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Schools trying to prepare, adjust for student growth
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Parents had the opportunity to hear plans for a possible redistricting of the Guyton, Marlow and Sand Hill school districts Thursday night.

Superintendent Randy Shearouse addressed the parents at the meeting about the options currently being considered by the school board.

“I know that change can be difficult at times, and that’s something I know that all of you are going through right now as far as trying to look at different proposals, scenarios and looking at what’s best for your child,” he said.

Shearouse said the board wanted to hear from any parent who wanted to address the board. He told the audience the board wasn’t going to make a decision on school lines that night.

“They’re here to listen to what your comments are, and they’re not going to comment a lot back because this is fairly new for them, and they want to hear what you have to say about the proposed districts,” he said.

“We’re real proud of every school last year making (Adequate Yearly Progress),” Shearouse added. “I had the privilege of actually starting Sand Hill and had a lot of fun doing that. I was there for eight years. It’s a great school.”

Shearouse said the curriculum at all of the schools in the district are the same, and all have the same standards. He said that Effingham County is growing, and even though it has slowed this year, the county is still growing.

“We really anticipate growth continuing in the future,” he said.

The district has added on to both high schools, South Effingham Middle School, Ebenezer Middle School, Sand Hill Elementary School, and is preparing to build a new Effingham County Middle School.

“I’ve been surprised at Guyton Elementary because of the growth that has occurred because that has been a school that we really didn’t anticipate a lot of growth there,” Shearouse said.

Currently, there are 725 student at Guyton Elementary and 723 at Marlow Elementary. In 2003, Guyton had 532 students and Marlow had 571 students.

“Those are our two largest elementary schools,” Shearouse said. “Both of those schools are slated to handle 750 students.”

He said that Marlow has more room to grow than Guyton. Sand Hill has 438 students currently.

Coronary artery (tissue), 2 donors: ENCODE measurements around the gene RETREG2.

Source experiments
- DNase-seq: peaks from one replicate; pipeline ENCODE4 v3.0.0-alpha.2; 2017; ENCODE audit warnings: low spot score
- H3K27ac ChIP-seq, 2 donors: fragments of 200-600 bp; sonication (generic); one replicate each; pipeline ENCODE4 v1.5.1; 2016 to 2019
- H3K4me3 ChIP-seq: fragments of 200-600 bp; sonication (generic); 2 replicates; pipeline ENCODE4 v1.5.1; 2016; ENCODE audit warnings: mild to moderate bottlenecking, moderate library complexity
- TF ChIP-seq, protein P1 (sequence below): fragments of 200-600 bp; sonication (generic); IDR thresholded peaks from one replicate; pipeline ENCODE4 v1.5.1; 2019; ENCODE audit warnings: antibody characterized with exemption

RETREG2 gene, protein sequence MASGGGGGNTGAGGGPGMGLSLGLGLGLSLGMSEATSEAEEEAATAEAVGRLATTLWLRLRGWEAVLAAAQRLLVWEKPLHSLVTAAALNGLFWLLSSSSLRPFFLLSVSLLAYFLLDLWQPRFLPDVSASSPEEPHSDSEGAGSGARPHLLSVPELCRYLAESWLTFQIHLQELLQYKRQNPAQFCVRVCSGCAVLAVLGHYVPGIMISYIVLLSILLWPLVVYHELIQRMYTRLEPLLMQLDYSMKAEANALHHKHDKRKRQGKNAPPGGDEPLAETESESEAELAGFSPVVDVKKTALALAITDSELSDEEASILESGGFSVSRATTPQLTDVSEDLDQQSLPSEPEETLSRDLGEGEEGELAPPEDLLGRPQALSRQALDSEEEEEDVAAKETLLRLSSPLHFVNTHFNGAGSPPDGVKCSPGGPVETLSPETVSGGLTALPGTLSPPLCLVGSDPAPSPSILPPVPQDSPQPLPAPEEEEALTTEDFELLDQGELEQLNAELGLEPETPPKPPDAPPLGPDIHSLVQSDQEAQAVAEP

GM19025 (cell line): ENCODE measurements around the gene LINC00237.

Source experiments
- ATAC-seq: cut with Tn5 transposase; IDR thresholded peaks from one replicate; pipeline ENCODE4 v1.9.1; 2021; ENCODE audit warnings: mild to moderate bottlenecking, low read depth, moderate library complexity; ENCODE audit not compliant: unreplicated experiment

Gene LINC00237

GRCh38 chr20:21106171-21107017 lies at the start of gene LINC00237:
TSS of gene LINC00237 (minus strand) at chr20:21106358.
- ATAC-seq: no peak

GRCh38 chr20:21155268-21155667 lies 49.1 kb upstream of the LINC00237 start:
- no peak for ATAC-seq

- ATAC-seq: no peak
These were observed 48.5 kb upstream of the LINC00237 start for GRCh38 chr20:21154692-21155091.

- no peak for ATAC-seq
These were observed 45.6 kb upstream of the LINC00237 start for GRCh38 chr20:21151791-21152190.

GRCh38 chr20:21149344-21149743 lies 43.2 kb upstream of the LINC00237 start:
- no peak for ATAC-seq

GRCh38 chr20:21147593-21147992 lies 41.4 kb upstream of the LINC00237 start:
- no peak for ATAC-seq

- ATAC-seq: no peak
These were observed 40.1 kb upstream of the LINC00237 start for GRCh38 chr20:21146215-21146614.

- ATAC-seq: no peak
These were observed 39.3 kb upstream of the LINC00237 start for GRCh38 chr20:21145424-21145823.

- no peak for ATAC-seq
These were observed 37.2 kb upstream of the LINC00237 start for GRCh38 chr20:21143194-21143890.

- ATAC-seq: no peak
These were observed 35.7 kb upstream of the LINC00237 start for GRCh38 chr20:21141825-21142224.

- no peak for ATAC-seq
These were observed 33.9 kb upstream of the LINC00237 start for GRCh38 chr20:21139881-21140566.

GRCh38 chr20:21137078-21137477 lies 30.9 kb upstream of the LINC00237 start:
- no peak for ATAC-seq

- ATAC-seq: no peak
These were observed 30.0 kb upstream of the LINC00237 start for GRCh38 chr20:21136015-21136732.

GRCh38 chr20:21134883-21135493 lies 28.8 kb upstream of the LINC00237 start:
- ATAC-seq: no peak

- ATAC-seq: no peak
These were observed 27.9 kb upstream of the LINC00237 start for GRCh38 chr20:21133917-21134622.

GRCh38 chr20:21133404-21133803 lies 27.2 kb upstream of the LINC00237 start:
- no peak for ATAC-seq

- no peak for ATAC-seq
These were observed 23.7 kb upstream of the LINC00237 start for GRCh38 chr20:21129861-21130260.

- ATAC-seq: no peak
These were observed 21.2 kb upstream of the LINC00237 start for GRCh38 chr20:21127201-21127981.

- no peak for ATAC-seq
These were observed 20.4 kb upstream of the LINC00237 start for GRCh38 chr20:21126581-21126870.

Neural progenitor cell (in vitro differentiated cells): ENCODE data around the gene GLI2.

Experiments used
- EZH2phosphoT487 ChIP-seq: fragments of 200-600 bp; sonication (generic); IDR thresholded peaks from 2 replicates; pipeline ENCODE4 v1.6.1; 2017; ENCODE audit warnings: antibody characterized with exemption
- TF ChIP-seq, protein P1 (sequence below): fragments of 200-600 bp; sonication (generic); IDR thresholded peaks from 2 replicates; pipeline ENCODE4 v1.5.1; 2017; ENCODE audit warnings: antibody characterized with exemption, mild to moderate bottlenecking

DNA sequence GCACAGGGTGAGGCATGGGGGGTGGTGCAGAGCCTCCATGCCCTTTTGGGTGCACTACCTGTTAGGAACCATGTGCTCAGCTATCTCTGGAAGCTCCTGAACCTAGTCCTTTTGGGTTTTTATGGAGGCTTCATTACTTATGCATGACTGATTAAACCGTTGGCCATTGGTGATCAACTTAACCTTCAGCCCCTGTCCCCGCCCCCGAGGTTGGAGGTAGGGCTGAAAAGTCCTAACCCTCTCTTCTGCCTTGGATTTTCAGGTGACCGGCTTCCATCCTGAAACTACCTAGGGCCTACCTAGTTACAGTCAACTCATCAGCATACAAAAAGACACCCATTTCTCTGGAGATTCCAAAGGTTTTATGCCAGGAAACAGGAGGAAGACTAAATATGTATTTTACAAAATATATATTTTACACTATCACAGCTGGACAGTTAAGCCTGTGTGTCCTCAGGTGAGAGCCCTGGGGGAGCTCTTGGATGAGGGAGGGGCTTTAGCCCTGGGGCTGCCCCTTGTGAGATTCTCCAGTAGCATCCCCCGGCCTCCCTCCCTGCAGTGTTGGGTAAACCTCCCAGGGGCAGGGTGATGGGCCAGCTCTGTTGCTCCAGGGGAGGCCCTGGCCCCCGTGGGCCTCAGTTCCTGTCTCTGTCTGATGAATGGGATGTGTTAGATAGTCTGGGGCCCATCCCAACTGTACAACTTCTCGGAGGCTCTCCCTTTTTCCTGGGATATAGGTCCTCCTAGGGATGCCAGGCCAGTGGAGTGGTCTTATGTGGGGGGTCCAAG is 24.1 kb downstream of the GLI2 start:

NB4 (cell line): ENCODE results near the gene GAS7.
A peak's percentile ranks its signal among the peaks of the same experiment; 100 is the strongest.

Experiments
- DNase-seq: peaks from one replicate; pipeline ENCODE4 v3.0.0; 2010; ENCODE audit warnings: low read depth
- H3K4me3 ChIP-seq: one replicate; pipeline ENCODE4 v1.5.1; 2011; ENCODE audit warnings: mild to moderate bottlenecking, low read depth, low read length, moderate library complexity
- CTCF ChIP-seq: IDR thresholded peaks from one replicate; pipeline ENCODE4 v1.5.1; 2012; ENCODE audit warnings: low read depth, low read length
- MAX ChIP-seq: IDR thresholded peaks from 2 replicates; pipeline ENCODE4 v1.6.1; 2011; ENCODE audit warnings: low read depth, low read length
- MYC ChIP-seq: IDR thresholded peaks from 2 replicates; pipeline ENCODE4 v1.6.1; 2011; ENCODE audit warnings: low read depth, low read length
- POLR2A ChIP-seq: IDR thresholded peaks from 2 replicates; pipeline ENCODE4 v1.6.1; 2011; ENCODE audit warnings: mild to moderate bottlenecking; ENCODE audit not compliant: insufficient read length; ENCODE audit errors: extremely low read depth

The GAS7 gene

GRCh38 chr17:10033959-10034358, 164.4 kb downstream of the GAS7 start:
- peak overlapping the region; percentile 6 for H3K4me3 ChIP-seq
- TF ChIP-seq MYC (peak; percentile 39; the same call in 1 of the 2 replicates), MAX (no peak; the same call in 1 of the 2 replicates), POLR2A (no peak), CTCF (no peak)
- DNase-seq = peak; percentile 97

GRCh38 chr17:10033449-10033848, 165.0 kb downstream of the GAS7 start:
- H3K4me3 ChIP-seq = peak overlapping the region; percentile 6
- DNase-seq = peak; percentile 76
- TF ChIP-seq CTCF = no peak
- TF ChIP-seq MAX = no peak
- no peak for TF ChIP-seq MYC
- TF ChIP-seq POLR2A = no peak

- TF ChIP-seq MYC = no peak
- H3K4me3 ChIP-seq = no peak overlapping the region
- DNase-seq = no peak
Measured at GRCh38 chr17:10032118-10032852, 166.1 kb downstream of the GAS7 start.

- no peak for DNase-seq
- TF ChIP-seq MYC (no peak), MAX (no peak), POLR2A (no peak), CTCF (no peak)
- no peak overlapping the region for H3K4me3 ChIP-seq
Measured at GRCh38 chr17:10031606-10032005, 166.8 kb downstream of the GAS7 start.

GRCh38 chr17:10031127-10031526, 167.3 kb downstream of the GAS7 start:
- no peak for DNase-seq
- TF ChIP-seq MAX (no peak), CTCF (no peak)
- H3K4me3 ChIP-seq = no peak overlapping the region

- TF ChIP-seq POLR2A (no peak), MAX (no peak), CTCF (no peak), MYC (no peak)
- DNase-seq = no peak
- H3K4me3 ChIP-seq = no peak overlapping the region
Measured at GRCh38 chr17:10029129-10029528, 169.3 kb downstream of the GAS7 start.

Shearouse said that even though the school has fewer students, it has almost the same level of administration as larger schools.

Shearouse said estimated changes with redistricting would make all the elementary schools roughly the same size and would leave some room to grow.

Schools transportation coordinator Jimmy Helmly  said Shearouse asked to look into scenarios of moving students from Guyton to Sand Hill and from Marlow to Sand Hill, they looked at several things, including areas on the fringes of the districts.

“We had some areas in the north of Marlow and south of Guyton area that had some confusion, and we wanted to clear some of those up,” Helmly said.

Helmly said another area is the change in student population since the beginning of the school year; both Marlow and Guyton have increased since the start of the year.

“Our society in Effingham County right now is very fluid,” he said. “People are moving out and moving in.”

Helmly said when looking at redistricting enrollment numbers, current areas of confusion in district lines and planned development were included in determining what areas to redistrict.

“We were projecting to even out the numbers of students — that’s why we were moving 100 from Guyton and 50 from Marlow to Sand Hill to bring everything more in line with the capacities of the schools and give us some area for growth at these schools in the future,” he said.

Helmly explained the three proposals that have been given to the board to consider to those in attendance. He also showed driving distance for students and said that most students would have a slightly shorter or approximately the same distance to travel to school.

The school system is running bus routes with from the Lonesome Oak and Warner Fields subdivisions with students from kindergarten through 12th grade on buses with a stop at Sand Hill Elementary.

“We could take those elementary students off the bus with the high school students and run a (k-5) route from these two areas to Sand Hill, then we would come back and run a middle and high (school students) route,” Helmly said.

“We’d like to do that in every chance we get, taking the elementary students off the high school buses.”

Shearouse said it is important to keep neighborhoods together.

“We believe in kids going to the same school if they live in the same neighborhood,” he said.